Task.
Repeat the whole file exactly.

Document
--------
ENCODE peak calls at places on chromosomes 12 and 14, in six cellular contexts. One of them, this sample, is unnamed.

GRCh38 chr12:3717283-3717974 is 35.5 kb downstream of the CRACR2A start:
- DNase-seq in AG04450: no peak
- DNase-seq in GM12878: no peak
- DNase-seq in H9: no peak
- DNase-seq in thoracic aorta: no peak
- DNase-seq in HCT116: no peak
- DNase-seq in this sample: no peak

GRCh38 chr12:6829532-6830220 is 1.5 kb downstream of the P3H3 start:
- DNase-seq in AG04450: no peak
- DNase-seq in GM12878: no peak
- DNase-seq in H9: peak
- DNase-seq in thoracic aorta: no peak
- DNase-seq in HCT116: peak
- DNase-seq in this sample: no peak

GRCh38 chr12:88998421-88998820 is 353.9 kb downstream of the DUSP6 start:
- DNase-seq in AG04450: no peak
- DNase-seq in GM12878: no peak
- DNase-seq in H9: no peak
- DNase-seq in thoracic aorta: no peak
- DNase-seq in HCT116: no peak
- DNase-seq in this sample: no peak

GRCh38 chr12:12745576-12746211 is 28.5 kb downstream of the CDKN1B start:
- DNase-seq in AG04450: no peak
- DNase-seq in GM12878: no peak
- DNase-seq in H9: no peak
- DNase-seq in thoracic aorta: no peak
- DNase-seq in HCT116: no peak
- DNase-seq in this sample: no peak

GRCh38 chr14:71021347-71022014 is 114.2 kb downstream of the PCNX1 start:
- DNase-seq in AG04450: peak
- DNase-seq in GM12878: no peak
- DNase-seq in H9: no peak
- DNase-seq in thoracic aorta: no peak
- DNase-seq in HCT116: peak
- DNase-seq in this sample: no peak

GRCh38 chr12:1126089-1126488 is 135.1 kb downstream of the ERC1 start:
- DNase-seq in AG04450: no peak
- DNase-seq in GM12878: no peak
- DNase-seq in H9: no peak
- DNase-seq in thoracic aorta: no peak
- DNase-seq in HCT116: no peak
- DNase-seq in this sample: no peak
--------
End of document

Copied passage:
ENCODE peak calls at places on chromosomes 12 and 14, in six cellular contexts. One of them, this sample, is unnamed.

GRCh38 chr12:3717283-3717974 is 35.5 kb downstream of the CRACR2A start:
- DNase-seq in AG04450: no peak
- DNase-seq in GM12878: no peak
- DNase-seq in H9: no peak
- DNase-seq in thoracic aorta: no peak
- DNase-seq in HCT116: no peak
- DNase-seq in this sample: no peak

GRCh38 chr12:6829532-6830220 is 1.5 kb downstream of the P3H3 start:
- DNase-seq in AG04450: no peak
- DNase-seq in GM12878: no peak
- DNase-seq in H9: peak
- DNase-seq in thoracic aorta: no peak
- DNase-seq in HCT116: peak
- DNase-seq in this sample: no peak

GRCh38 chr12:88998421-88998820 is 353.9 kb downstream of the DUSP6 start:
- DNase-seq in AG04450: no peak
- DNase-seq in GM12878: no peak
- DNase-seq in H9: no peak
- DNase-seq in thoracic aorta: no peak
- DNase-seq in HCT116: no peak
- DNase-seq in this sample: no peak

GRCh38 chr12:12745576-12746211 is 28.5 kb downstream of the CDKN1B start:
- DNase-seq in AG04450: no peak
- DNase-seq in GM12878: no peak
- DNase-seq in H9: no peak
- DNase-seq in thoracic aorta: no peak
- DNase-seq in HCT116: no peak
- DNase-seq in this sample: no peak

GRCh38 chr14:71021347-71022014 is 114.2 kb downstream of the PCNX1 start:
- DNase-seq in AG04450: peak
- DNase-seq in GM12878: no peak
- DNase-seq in H9: no peak
- DNase-seq in thoracic aorta: no peak
- DNase-seq in HCT116: peak
- DNase-seq in this sample: no peak

GRCh38 chr12:1126089-1126488 is 135.1 kb downstream of the ERC1 start:
- DNase-seq in AG04450: no peak
- DNase-seq in GM12878: no peak
- DNase-seq in H9: no peak
- DNase-seq in thoracic aorta: no peak
- DNase-seq in HCT116: no peak
- DNase-seq in this sample: no peak